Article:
Research investigating when it is safe for a person to return to play / participation following injury has long been a focus of faculty within Exercise and Sport Science. Traumatic brain injury is one area where this work has received considerable attention and made a significant impact on clinical practice. For nearly 20 years, faculty and students in Exercise and Sport Science have led the way in understanding the recovery process, establishing guidelines for return to play, identifying injury mechanisms, and developing rehabilitation strategies for individuals suffering traumatic brain injury. This research has contributed to new legislative efforts across the country to better protect individuals who’ve suffered a sport-related traumatic brain injury. This week’s EXSS impact blog post highlights the recent work of Dr. Jason Mihalik, who co-directs the Matthew Gfeller Sport-Related Traumatic Brain Injury Research Center. Specifically, this research investigates the influence of headache on the recovery process following a sport-related concussion (click here for the full article).
Why we performed this study?
Traumatic brain injury (TBI) is considered by the Centers for Disease Control and Prevention to be a serious public health problem in the United States. It has been estimated that between 1.6 and 3.8 million sport-related TBIs occur each year in the United States. In addition to representing one of the most difficult clinical conditions to manage in sports medicine, TBI (mild through severe) is responsible for costs of US$60 billion in direct medical and indirect costs, making TBI among the most expensive conditions to treat in adolescents. Children younger than 15 years represent as much as 40% of the 1.1 million TBIs—not all specific to sports—that result in emergency department visits each year. However, treatment for concussion remains a wait-and-see approach, monitoring symptom resolution. Therefore, understanding the prognostic capability of symptoms may help direct clinicians to specific treatment interventions.
The work we do in the Matthew Gfeller Sport-Related Traumatic Brain Injury Research Center holistically approaches sport-related head trauma from many different facets. In particular to headache, our previous work in this area identified that athletes reporting migraine-like characteristics (headache, nausea, and sensitivity to light or noise) experienced more pronounced acute deficits as measured by a multi-pronged clinical evaluation approach encompassing neurocognition, balance, and symptom reporting. While immediate deficits were observed in our group of migraine-like sufferers (compared to headache only and non-headache sufferers), we still did not know how these symptom clusters would translate to injury recovery. Therefore, the purpose was to compare balance performance, mental status, and symptom recovery in concussed student athletes with no headache, those with posttraumatic headache, and those with characteristics of posttraumatic migraine after a sport-related concussion.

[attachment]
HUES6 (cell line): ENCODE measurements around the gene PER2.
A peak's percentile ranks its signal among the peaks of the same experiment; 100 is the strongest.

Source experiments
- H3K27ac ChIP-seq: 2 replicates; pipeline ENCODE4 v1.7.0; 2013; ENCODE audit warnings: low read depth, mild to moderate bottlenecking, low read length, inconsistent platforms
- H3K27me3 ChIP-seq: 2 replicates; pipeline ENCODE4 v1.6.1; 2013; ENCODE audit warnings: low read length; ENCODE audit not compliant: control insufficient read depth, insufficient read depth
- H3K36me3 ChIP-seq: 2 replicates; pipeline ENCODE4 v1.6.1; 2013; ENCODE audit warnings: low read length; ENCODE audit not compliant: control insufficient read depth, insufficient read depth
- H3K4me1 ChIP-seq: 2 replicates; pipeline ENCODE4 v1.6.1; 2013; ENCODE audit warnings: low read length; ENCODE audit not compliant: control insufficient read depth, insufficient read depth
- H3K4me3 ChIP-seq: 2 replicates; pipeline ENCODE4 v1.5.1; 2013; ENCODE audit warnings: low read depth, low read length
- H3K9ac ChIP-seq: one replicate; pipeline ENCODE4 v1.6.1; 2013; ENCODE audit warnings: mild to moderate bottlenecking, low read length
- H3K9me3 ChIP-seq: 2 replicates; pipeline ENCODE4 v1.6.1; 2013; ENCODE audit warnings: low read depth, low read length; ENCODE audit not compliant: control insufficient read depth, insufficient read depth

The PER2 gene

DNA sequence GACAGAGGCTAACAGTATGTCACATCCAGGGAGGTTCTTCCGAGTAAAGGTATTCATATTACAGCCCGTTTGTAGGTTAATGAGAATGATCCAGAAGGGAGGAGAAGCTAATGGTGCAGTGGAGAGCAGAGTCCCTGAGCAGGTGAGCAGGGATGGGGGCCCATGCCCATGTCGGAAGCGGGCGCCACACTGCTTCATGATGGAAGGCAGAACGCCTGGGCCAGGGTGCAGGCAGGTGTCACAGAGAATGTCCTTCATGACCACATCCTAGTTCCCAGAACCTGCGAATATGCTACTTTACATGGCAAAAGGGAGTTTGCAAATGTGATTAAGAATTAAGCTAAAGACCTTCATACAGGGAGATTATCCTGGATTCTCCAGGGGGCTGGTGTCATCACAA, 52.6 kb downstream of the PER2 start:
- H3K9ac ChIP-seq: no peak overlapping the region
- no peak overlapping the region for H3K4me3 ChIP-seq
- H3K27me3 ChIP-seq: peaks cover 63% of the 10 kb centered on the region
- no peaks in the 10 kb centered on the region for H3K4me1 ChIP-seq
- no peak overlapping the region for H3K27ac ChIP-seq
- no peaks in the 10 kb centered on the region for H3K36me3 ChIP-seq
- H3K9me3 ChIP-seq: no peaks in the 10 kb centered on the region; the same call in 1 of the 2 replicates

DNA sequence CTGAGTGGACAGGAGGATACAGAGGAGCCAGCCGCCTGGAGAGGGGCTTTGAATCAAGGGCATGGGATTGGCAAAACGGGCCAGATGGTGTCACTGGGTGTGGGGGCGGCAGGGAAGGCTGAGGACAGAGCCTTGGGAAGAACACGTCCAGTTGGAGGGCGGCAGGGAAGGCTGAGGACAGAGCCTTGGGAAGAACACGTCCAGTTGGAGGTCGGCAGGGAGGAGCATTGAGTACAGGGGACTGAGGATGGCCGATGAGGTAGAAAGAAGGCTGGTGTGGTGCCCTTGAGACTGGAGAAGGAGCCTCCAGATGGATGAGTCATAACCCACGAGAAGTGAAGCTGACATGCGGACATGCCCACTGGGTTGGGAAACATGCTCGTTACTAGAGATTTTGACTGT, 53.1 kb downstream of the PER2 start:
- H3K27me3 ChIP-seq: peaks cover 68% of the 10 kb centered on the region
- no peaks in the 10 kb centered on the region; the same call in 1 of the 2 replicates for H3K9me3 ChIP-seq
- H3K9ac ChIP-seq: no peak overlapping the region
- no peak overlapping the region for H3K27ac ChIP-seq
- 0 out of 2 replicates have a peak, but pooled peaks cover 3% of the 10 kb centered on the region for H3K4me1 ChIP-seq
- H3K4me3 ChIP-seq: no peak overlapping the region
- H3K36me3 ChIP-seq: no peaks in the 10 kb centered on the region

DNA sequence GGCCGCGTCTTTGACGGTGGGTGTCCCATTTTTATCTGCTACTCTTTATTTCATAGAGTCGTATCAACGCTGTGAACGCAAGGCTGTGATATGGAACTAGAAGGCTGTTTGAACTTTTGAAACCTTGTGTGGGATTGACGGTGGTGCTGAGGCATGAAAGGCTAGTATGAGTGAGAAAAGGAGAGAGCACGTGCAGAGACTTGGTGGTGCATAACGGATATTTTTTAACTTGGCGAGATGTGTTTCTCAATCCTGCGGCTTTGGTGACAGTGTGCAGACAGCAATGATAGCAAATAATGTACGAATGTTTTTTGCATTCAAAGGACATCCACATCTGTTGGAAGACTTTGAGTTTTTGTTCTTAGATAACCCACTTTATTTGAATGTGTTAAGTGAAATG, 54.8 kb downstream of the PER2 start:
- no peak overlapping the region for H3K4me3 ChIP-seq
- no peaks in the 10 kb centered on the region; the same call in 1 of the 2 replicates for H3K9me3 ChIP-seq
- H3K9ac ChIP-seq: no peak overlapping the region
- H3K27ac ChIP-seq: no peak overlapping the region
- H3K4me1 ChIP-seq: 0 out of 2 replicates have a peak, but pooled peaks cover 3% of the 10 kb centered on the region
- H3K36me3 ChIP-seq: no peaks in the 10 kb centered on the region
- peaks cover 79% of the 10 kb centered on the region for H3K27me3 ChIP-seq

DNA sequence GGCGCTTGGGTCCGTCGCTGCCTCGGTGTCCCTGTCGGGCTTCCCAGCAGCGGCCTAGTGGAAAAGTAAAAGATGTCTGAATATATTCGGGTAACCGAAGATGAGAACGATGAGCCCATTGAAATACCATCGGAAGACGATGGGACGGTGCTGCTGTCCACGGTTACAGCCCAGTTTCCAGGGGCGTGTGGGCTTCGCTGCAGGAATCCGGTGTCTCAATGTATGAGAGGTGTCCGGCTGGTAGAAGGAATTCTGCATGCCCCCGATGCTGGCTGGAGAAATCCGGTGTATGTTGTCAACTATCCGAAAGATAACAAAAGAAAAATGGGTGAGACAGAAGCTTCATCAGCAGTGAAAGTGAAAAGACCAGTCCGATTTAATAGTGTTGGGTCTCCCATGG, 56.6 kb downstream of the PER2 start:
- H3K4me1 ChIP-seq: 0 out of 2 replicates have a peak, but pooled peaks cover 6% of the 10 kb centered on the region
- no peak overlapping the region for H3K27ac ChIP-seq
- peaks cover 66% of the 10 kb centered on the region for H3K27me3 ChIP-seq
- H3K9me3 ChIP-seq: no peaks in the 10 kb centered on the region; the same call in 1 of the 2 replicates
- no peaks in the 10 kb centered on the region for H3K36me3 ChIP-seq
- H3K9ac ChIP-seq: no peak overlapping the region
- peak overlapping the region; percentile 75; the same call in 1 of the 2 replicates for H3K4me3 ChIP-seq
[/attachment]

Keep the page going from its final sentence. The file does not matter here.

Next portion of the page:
What we did in this study?
We studied 296 patients, focusing on measures of balance (Balance Error Scoring System – click here for more on BESS test), mental status (Standardized Assessment of Concussion – click here for SAC form), and graded symptom checklist (see figure). We used the symptoms patients reported 1 day following their injury to categorize them as migraine-like sufferers, headache sufferers, or non-headache sufferers for the purposes of our analyses.
What we found and how this impacts the public?
We identified that patients were more likely to suffer from more general concussion-related symptoms (and for longer) if they endorsed migraine-like symptoms in the 24 hours within injury. We did not identify any differences in mental status or balance performance between our groups, suggesting that migraine-like sufferers may be best cared for by managing their symptoms.
Headache management and patient treatment interventions are an important aspect to concussion injury recovery. Future research should explore the implementation of pharmaceutical interventions in headache sufferers to see if this speeds up symptom resolution.
Understanding the mediating role of suffering from a headache in concussion recovery is an important step to improving our understanding of the recovery and return to play process following traumatic brain injury. Given the long term consequence of these injuries, it is important to understand these factors so that individuals are able to return to play when it is safe and at a reduced risk of injury. In doing so we may allow individuals to remain physically active and enjoy the benefits of sport across their lifetime, thus improving overall quality of life.